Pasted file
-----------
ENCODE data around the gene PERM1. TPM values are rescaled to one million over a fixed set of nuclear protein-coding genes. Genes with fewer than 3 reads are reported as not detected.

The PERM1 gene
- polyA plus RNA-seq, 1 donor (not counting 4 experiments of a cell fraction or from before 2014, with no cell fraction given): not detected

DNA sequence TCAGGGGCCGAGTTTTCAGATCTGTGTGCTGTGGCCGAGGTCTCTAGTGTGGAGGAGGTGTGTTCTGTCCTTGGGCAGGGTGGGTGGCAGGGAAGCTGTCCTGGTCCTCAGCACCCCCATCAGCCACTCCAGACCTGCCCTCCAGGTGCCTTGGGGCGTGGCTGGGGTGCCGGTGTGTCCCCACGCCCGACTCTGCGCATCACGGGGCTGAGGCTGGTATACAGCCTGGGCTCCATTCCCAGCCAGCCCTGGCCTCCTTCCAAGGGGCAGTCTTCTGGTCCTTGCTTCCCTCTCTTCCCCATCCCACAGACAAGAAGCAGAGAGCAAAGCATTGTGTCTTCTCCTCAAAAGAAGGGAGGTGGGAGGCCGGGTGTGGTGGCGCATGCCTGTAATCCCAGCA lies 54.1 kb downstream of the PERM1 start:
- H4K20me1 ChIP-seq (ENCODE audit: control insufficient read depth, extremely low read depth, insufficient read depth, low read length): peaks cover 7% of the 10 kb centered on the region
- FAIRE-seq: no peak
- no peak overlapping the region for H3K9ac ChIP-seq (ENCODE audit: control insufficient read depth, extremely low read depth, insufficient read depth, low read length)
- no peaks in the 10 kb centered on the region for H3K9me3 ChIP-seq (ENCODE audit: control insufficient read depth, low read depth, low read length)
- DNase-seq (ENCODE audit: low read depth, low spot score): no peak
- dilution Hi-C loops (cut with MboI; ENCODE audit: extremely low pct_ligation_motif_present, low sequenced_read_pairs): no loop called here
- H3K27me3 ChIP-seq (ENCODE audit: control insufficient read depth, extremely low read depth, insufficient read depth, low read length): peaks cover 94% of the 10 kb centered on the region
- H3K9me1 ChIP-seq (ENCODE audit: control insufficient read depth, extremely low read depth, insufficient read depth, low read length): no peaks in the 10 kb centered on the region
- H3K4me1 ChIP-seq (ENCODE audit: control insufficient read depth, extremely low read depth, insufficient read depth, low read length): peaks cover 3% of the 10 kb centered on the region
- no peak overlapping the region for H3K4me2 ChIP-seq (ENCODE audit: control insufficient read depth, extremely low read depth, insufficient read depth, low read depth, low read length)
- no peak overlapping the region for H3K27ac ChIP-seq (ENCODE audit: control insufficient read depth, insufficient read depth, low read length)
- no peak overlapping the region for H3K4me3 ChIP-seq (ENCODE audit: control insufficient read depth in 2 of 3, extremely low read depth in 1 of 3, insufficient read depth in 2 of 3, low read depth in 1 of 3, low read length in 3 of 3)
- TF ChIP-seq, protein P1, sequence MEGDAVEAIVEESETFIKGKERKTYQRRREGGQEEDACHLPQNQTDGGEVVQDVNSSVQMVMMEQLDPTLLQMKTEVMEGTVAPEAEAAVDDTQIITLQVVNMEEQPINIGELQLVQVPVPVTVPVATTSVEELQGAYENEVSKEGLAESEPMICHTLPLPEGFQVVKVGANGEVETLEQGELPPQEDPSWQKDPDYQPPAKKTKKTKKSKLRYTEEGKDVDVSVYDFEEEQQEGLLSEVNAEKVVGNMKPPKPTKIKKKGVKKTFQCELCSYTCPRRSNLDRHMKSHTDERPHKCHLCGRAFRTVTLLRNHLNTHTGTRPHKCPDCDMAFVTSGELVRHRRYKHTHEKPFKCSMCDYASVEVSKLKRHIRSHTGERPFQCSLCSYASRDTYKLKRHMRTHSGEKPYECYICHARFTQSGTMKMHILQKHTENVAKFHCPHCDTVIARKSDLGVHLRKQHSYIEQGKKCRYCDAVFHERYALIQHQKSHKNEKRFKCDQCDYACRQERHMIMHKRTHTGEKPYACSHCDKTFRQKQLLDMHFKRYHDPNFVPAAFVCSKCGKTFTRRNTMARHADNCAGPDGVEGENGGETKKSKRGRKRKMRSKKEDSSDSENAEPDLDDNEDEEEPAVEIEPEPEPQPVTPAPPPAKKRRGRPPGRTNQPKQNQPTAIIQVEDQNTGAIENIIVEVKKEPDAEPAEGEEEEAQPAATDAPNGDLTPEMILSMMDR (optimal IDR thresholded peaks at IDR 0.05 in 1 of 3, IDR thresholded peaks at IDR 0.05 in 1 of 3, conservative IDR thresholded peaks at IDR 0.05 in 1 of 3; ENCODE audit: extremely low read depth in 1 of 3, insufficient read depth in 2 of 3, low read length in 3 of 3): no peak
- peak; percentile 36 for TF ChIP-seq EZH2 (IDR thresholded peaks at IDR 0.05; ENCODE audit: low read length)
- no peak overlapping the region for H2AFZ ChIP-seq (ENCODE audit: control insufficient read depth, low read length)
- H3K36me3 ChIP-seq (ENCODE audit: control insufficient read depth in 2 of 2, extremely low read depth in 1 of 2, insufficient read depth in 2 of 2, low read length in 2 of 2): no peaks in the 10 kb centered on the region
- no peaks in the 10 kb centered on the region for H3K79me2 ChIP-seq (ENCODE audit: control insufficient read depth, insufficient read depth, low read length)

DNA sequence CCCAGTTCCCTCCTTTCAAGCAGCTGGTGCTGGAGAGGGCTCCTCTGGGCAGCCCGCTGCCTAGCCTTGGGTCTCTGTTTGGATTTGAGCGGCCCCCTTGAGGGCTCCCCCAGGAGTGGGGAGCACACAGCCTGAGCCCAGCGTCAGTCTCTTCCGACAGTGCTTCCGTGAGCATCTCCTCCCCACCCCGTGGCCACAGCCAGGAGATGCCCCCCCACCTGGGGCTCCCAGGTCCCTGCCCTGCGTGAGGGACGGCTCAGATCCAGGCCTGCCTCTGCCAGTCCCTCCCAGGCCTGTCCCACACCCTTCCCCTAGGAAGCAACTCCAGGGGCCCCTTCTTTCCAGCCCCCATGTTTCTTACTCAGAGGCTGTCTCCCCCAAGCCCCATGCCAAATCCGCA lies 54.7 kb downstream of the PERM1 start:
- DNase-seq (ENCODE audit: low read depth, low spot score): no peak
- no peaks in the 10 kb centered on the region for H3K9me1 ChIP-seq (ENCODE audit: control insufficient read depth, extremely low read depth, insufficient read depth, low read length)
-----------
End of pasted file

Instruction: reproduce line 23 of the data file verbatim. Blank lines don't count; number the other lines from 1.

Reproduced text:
- DNase-seq (ENCODE audit: low read depth, low spot score): no peak